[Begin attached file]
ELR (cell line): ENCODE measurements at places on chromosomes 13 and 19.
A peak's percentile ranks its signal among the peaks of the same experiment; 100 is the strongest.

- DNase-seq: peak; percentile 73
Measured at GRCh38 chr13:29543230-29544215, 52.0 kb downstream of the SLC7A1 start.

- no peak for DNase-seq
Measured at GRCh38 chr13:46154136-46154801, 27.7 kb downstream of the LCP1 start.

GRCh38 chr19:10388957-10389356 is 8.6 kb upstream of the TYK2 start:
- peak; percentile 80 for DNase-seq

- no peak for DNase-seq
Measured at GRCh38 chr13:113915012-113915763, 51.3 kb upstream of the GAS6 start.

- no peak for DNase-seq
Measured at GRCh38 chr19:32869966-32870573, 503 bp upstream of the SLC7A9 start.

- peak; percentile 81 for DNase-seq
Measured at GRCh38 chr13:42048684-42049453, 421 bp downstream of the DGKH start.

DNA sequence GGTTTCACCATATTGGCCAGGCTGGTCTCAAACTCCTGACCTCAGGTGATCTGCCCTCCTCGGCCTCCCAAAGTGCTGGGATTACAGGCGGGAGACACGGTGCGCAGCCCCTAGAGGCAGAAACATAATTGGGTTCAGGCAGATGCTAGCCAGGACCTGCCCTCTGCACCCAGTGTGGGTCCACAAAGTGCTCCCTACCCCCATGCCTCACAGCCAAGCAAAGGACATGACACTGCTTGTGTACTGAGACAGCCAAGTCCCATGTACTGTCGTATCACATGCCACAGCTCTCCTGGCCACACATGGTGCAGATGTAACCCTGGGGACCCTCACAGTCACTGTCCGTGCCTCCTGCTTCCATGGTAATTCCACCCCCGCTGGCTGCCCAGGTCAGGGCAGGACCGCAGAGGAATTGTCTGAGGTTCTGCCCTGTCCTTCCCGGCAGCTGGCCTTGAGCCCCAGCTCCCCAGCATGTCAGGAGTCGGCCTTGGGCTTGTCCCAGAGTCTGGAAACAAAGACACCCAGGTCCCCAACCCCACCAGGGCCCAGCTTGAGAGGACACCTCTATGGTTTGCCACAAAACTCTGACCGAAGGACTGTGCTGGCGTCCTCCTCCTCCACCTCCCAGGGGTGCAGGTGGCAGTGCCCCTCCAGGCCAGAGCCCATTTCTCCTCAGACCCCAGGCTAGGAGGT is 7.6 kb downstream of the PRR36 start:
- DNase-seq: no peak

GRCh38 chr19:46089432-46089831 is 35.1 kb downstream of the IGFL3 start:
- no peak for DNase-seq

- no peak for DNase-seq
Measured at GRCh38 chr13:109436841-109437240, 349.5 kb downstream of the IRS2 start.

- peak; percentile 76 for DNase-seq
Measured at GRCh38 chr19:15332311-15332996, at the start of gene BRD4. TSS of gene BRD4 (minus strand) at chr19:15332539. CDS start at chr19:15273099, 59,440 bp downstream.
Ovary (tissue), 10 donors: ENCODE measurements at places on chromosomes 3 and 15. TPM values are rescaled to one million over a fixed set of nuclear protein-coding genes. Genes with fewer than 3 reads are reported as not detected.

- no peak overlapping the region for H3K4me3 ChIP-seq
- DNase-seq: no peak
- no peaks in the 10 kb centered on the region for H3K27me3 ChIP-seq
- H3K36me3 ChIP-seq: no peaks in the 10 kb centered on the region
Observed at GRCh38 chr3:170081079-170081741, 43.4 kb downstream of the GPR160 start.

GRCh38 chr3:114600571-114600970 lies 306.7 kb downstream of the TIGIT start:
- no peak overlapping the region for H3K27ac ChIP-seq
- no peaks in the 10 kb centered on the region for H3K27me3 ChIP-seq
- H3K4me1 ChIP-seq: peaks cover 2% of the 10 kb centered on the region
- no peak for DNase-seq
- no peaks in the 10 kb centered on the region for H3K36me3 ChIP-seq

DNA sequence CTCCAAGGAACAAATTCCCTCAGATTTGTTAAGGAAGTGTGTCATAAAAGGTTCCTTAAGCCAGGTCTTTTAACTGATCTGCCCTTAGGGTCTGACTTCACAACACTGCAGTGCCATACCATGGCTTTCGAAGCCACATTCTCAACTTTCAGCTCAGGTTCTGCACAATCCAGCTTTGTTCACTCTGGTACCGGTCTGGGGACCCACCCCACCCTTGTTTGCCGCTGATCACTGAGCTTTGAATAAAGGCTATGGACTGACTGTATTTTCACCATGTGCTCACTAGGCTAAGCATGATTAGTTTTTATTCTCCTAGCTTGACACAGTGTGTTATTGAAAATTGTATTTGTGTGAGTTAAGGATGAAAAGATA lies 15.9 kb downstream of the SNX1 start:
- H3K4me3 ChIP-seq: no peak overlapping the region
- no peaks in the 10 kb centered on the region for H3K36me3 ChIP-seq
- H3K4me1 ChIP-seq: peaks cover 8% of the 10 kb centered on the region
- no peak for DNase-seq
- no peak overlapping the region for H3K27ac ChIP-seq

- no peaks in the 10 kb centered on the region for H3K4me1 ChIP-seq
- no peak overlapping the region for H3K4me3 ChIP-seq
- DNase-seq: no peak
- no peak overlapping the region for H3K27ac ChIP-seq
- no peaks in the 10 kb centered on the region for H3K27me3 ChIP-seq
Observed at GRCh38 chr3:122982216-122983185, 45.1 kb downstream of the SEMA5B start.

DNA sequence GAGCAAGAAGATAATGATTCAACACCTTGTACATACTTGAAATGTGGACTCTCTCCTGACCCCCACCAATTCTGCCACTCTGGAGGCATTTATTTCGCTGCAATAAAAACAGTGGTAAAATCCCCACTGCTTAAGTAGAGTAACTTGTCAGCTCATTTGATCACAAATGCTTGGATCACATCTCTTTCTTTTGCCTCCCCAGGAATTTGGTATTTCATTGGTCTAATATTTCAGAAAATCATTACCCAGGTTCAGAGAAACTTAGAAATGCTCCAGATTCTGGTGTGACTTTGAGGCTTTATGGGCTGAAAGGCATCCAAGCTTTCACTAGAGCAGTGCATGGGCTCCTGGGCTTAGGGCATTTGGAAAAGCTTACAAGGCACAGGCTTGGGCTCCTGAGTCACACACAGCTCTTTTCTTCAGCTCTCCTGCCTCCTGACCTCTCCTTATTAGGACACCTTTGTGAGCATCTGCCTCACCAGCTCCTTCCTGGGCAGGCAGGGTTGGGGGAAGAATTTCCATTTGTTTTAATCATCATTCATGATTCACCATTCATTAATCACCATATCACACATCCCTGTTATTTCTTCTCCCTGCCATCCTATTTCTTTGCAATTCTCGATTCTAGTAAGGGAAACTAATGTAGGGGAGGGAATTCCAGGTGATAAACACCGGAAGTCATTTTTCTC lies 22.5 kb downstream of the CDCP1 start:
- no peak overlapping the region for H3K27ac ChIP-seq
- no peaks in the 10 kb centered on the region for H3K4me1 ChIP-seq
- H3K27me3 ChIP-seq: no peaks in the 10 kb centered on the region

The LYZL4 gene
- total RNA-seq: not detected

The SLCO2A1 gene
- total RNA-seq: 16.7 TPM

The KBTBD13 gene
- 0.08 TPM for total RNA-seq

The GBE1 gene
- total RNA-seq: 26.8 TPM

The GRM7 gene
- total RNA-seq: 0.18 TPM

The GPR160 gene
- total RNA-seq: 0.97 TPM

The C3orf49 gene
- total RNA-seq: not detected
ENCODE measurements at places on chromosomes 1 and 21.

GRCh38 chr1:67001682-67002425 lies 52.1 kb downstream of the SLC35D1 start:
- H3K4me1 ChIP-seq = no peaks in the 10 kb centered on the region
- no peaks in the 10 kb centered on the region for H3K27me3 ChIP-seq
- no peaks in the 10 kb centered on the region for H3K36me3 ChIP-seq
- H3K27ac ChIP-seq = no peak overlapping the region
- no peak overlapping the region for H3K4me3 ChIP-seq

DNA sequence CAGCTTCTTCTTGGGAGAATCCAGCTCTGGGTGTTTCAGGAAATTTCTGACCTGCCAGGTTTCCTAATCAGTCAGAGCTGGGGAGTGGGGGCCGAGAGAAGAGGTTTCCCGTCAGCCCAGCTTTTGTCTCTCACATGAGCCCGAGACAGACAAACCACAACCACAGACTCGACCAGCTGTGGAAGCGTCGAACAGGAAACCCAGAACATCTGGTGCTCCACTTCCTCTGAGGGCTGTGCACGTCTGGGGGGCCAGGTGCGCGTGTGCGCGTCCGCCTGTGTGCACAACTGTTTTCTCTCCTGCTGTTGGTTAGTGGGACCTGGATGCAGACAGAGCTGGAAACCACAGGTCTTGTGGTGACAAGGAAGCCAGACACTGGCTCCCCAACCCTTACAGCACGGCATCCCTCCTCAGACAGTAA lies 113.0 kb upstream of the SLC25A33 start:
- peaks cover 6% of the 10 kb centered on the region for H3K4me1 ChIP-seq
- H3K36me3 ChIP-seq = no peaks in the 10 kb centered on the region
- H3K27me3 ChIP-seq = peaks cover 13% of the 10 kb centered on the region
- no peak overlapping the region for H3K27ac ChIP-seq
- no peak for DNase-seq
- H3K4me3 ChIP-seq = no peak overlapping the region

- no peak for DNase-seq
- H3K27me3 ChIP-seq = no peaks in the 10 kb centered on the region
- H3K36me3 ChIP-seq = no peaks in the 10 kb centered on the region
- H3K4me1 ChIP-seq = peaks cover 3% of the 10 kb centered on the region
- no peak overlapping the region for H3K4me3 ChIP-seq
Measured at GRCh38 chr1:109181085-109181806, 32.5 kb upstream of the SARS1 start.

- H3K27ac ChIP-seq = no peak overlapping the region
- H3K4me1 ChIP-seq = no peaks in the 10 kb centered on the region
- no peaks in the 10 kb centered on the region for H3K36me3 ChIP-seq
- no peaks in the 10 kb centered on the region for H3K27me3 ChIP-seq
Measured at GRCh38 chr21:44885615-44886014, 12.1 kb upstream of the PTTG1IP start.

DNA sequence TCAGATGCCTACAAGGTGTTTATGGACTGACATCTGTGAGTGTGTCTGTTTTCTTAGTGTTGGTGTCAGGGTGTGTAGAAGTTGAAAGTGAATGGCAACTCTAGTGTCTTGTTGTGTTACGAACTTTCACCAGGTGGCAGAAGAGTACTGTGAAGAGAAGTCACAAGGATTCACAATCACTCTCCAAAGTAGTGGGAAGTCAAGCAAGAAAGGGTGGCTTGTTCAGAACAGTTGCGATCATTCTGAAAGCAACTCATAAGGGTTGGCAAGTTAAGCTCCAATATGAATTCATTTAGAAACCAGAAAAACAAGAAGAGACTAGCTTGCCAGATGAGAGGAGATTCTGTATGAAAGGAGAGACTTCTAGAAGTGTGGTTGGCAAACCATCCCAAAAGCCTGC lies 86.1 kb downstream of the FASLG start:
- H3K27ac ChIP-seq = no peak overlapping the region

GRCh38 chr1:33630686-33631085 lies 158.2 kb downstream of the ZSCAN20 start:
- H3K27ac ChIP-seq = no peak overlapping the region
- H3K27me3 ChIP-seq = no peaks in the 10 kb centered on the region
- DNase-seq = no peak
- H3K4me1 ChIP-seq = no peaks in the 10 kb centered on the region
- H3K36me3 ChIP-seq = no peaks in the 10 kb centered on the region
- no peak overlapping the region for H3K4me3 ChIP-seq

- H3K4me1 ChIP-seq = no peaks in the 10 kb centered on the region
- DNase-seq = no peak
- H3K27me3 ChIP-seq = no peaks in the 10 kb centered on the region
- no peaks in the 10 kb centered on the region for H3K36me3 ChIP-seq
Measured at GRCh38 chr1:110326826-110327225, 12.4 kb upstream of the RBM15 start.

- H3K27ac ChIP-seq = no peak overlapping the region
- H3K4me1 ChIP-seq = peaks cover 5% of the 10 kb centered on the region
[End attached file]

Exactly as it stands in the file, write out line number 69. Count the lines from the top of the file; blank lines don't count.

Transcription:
- no peaks in the 10 kb centered on the region for H3K36me3 ChIP-seq